Today I went on a black bear release. For those of you who don't live in a rural area, wild animals don't move just because you decide to put up a house in their territory. Large cities, urban area, suburban neighborhood, and rural communities play host to many animals. Wildlife has adapted to people. Two of the most commonly seen and adaptable critters are raccoons and deer. These two mammals can be found through-out the nation. Deer are seen wandering around towns, often munching on new lawns or flower beds - and, your vegetable garden. Coyotes have been seen in the largest cities, coming down from the foothills, hanging out in parks near garbage cans or picnic areas.
The biggest concern for many of the people I talk to over the telephones at work are predators: bobcats, mountain lions, and bears. It is surprising how many people call in with sightings of 'mountain lions' that turn out to be domestic cats or bobcats. Bears aren't mistaken for other creatures, as coyotes could be for wolves in some parts of the country.
Human-wildlife conflicts happen when we (people) stubbornly force our urban lifestyles on Nature's creatures. Moving to a new area, especially a suburban or rural section, one should find out what types of animals you might come across. What actions are recommended by your State Wildlife (Fish & Game) Agency should such an encounter occur? What does the agency suggest to discourage visit by these animals to your property?
A few suggestions to think about ahead of time:
1) Bears, and other animals, are attracted to a source of water. Keep this in mind of you put in a pond (especially if you have Koi - a potential food for them).
2) Leaving pet food outside can attract wildlife.
3) Bee hives can be an attractant. Consider an electric fence around the hives as a protective measure.
4) Fruit trees and/or vegetable gardens will attract bears and other wildlife. Again, an electric fence is something to consider. Check with your local agriculture office for height recommendations (deer are champion jumpers).
5) Keep trash cans secured in a bear box or in the garage. Don't put them outside until the morning of the pick-up if you keep the cans in the garage. Keep dumpsters closed. Check to see of your area has ordinances on trash that might be used against neighbors / business owners failing to secure trash.
6) Clean BBQ grills after use.
7) Don't keep any food in cars. Bears have very sensitive noses and it is said that they can smell a pack of gum in a car.
The Nevada Department of Wildlife (NDOW) had information of human-wildlife conflicts and living with wildlife on it's website (see end of blog). In Nevada, we have a bear hot line 775-(688-BEAR). We document calls, respond wardens and/or a biologist and depending upon the situation may set a trap. NDOW bear traps are very distinctive, with warnings on the outside.
Once a trap is placed, we wait until the bear is caught. This can take a couple of hours or a week. Once that happens, the animal is processed. Processing a bear includes documenting its sex, weight, age, taking a blood & hair sample, placing a radio collar around the neck, and clipping on a tag to one of the ears. After that is done, the bear is given 'aversion' training.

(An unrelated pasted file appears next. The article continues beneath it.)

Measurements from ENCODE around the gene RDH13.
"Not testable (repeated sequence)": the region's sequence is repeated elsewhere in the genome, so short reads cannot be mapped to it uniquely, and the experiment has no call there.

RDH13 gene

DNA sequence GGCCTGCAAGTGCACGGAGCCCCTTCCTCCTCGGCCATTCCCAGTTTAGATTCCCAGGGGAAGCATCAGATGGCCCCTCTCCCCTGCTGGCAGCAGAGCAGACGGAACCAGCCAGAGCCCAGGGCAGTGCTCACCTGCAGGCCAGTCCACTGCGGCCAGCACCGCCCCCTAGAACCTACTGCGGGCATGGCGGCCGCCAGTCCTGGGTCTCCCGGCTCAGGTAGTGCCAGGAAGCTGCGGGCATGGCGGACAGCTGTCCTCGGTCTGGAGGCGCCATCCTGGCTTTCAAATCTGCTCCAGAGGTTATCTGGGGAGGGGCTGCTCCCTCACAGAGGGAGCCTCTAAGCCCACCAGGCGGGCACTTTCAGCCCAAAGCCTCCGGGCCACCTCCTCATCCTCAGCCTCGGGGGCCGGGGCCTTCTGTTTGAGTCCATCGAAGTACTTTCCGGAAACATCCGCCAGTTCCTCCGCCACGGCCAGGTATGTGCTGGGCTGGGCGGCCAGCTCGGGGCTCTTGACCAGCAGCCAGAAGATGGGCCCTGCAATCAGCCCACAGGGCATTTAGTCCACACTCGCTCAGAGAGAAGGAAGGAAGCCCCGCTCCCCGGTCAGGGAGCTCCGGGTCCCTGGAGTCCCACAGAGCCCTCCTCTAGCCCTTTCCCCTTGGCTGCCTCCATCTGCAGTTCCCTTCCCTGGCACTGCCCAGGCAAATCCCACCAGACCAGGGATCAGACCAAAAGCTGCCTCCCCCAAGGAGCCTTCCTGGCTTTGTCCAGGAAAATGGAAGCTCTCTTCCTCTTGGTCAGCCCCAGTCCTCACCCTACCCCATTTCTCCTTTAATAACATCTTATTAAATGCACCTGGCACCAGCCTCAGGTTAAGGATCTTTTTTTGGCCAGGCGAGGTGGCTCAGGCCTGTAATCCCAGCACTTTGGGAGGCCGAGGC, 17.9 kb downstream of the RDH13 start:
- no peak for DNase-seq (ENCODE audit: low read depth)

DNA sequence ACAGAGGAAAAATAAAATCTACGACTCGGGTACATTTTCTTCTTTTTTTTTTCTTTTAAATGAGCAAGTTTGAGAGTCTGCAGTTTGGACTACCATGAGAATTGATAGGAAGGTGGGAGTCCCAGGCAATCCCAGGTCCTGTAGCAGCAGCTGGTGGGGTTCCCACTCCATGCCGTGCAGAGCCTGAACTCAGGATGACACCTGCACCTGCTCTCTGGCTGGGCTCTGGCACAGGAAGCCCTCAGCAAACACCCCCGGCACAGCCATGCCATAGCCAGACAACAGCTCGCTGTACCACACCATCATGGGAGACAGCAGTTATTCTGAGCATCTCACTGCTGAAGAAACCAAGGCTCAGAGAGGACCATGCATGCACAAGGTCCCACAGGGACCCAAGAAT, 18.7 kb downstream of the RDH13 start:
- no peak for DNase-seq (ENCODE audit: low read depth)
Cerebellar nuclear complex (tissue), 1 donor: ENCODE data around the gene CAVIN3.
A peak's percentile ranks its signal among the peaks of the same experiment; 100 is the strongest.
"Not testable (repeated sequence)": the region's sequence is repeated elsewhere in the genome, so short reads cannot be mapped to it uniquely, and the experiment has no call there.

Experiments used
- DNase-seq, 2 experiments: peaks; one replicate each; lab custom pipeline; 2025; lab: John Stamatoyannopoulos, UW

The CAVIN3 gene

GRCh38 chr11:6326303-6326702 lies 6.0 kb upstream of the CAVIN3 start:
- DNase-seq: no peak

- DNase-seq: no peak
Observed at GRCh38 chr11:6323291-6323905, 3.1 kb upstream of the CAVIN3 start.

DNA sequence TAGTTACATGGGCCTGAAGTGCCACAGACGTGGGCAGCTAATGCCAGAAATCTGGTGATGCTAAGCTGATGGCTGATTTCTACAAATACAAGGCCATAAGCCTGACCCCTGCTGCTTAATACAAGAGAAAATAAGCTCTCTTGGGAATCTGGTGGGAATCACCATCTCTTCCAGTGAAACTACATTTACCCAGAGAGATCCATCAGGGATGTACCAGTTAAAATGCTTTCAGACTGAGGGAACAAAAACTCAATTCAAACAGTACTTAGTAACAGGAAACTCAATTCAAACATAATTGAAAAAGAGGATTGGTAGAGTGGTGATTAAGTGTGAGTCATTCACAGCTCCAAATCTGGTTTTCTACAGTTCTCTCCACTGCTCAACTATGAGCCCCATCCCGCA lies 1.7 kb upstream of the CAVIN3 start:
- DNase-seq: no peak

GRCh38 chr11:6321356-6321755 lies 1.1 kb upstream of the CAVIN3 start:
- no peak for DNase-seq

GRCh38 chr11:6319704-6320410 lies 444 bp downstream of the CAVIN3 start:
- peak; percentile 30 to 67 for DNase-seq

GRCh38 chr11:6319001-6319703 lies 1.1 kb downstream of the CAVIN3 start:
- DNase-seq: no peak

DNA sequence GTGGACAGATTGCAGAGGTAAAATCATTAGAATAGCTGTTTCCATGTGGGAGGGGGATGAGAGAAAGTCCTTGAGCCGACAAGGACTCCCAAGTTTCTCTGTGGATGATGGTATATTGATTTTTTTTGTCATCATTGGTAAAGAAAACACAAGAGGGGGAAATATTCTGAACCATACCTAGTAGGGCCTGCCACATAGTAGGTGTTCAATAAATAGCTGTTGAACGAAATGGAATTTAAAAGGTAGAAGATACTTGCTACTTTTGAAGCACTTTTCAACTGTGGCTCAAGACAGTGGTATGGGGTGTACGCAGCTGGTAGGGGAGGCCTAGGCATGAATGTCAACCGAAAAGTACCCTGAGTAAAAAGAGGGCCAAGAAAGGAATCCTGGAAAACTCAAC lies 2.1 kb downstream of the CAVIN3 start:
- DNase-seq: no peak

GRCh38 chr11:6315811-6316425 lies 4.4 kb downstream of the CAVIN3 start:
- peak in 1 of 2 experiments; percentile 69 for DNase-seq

Aversion training teaches the bear to avoid humans. As the bear leaves the trap, a Karelian Bear dog chases the animal, barking and nipping at it. A Game Warden or biologist shoots at it with rubber bullets (it doesn't hurt the animal), and if necessary, another person will spray the bear with a special blend of pepper spray. The bear will either run off to the woods or go up a tree. Currently, the animal is released back to its normal territory, as taking it somewhere else doesn't work. It was discovered the bears travelled back to their home range.
Below is a picture of Rooster, a Karelian Bear dog. His job is to harass the bear as he/she exits the trap. Think about this for a minute: unless you are an Olympic-class athlete, you CAN'T outrun a bear. The bear today, a female, was fast. She could have outran a racehorse. Of course, I guess being chased by a dog while getting shot at could have had a little to do with it...still, the video of another release doesn't give the speed of these animals justice.
Remember the joke about the two divers in the water? One turns to the other and asks his buddy, "How fast does a Great White Shark swim?" His friend says, "I have no idea." The first guys then says, "What do we do if we see one?" The second one responds, "I just have to swim to the boat faster than you."
So, I stood off to the side, away from the crowd, with some cover. The way I saw it, standing close to the bear was like walking up to a house in Oakland and standing in front of a window. Only rookies did that.
She lit out of the trap with Rooster hot on her heels and headed for the river. One of those blink and you'll miss it moments. We had to wait around for Rooster to come back, which he did, wagging his tail with a big doggy grin.
Will I go out again? Darn sure I will. Next time, hopefully the other photos will come out other than a blur.
Below, I have attached links to two videos. One is a bear release and the second one is a video of a mountain lion release. A link is included to the NDOW Karelian Bear dog site. Biologist Carl Lackey is trying to gather support (by getting 'likes') to outfit Nevada Game Wardens with their own bear dogs. These animals can also be trained in other aspects of law enforcement K9 work.
Support NDOW Karelian Bear Dogs
NDOW bear release
NDOW Mountain Lion release
Nevada Department of Wildlife
Stay safe out there!
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